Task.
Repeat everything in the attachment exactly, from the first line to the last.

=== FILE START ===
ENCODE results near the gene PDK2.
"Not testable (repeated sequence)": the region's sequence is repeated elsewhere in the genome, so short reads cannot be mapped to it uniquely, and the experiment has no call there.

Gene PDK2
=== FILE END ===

ENCODE results near the gene PDK2.
"Not testable (repeated sequence)": the region's sequence is repeated elsewhere in the genome, so short reads cannot be mapped to it uniquely, and the experiment has no call there.

Gene PDK2